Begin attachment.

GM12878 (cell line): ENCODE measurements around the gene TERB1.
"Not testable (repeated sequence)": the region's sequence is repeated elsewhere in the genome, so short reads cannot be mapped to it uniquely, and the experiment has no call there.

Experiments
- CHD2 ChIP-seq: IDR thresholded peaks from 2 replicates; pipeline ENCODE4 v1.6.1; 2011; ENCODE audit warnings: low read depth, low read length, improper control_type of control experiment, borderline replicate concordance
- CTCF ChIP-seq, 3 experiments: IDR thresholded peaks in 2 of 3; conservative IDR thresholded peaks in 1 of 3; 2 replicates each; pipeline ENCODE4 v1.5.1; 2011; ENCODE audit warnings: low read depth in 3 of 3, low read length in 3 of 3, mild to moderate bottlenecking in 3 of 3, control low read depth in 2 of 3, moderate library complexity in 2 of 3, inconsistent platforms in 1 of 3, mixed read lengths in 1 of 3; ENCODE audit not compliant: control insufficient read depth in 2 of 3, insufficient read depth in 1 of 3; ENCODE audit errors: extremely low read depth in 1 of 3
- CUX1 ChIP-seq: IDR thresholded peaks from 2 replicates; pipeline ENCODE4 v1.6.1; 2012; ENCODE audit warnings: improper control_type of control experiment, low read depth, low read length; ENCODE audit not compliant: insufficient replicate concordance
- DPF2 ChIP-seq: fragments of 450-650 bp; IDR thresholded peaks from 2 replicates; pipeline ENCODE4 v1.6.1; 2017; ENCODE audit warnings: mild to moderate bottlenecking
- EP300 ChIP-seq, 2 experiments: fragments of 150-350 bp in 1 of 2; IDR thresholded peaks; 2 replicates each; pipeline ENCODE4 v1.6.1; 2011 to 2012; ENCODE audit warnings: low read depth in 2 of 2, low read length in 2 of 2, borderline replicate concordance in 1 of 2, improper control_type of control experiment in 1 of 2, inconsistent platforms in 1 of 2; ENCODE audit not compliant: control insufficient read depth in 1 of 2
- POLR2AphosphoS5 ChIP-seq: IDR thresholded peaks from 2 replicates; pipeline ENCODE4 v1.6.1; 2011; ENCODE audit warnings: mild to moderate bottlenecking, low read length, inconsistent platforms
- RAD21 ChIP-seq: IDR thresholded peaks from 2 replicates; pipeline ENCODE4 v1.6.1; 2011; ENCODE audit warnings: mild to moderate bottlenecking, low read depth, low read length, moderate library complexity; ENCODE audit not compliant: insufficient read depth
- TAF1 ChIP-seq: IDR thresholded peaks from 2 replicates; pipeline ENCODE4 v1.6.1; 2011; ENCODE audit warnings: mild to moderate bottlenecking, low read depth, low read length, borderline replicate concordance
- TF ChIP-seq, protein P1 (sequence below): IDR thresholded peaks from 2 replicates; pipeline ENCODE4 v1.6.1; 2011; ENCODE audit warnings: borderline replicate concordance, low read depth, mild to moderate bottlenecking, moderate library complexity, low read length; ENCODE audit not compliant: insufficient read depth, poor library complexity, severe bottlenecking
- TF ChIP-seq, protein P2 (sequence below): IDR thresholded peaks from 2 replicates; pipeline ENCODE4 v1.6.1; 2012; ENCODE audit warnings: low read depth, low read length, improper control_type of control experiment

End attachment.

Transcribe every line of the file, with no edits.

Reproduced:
GM12878 (cell line): ENCODE measurements around the gene TERB1.
"Not testable (repeated sequence)": the region's sequence is repeated elsewhere in the genome, so short reads cannot be mapped to it uniquely, and the experiment has no call there.

Experiments
- CHD2 ChIP-seq: IDR thresholded peaks from 2 replicates; pipeline ENCODE4 v1.6.1; 2011; ENCODE audit warnings: low read depth, low read length, improper control_type of control experiment, borderline replicate concordance
- CTCF ChIP-seq, 3 experiments: IDR thresholded peaks in 2 of 3; conservative IDR thresholded peaks in 1 of 3; 2 replicates each; pipeline ENCODE4 v1.5.1; 2011; ENCODE audit warnings: low read depth in 3 of 3, low read length in 3 of 3, mild to moderate bottlenecking in 3 of 3, control low read depth in 2 of 3, moderate library complexity in 2 of 3, inconsistent platforms in 1 of 3, mixed read lengths in 1 of 3; ENCODE audit not compliant: control insufficient read depth in 2 of 3, insufficient read depth in 1 of 3; ENCODE audit errors: extremely low read depth in 1 of 3
- CUX1 ChIP-seq: IDR thresholded peaks from 2 replicates; pipeline ENCODE4 v1.6.1; 2012; ENCODE audit warnings: improper control_type of control experiment, low read depth, low read length; ENCODE audit not compliant: insufficient replicate concordance
- DPF2 ChIP-seq: fragments of 450-650 bp; IDR thresholded peaks from 2 replicates; pipeline ENCODE4 v1.6.1; 2017; ENCODE audit warnings: mild to moderate bottlenecking
- EP300 ChIP-seq, 2 experiments: fragments of 150-350 bp in 1 of 2; IDR thresholded peaks; 2 replicates each; pipeline ENCODE4 v1.6.1; 2011 to 2012; ENCODE audit warnings: low read depth in 2 of 2, low read length in 2 of 2, borderline replicate concordance in 1 of 2, improper control_type of control experiment in 1 of 2, inconsistent platforms in 1 of 2; ENCODE audit not compliant: control insufficient read depth in 1 of 2
- POLR2AphosphoS5 ChIP-seq: IDR thresholded peaks from 2 replicates; pipeline ENCODE4 v1.6.1; 2011; ENCODE audit warnings: mild to moderate bottlenecking, low read length, inconsistent platforms
- RAD21 ChIP-seq: IDR thresholded peaks from 2 replicates; pipeline ENCODE4 v1.6.1; 2011; ENCODE audit warnings: mild to moderate bottlenecking, low read depth, low read length, moderate library complexity; ENCODE audit not compliant: insufficient read depth
- TAF1 ChIP-seq: IDR thresholded peaks from 2 replicates; pipeline ENCODE4 v1.6.1; 2011; ENCODE audit warnings: mild to moderate bottlenecking, low read depth, low read length, borderline replicate concordance
- TF ChIP-seq, protein P1 (sequence below): IDR thresholded peaks from 2 replicates; pipeline ENCODE4 v1.6.1; 2011; ENCODE audit warnings: borderline replicate concordance, low read depth, mild to moderate bottlenecking, moderate library complexity, low read length; ENCODE audit not compliant: insufficient read depth, poor library complexity, severe bottlenecking
- TF ChIP-seq, protein P2 (sequence below): IDR thresholded peaks from 2 replicates; pipeline ENCODE4 v1.6.1; 2012; ENCODE audit warnings: low read depth, low read length, improper control_type of control experiment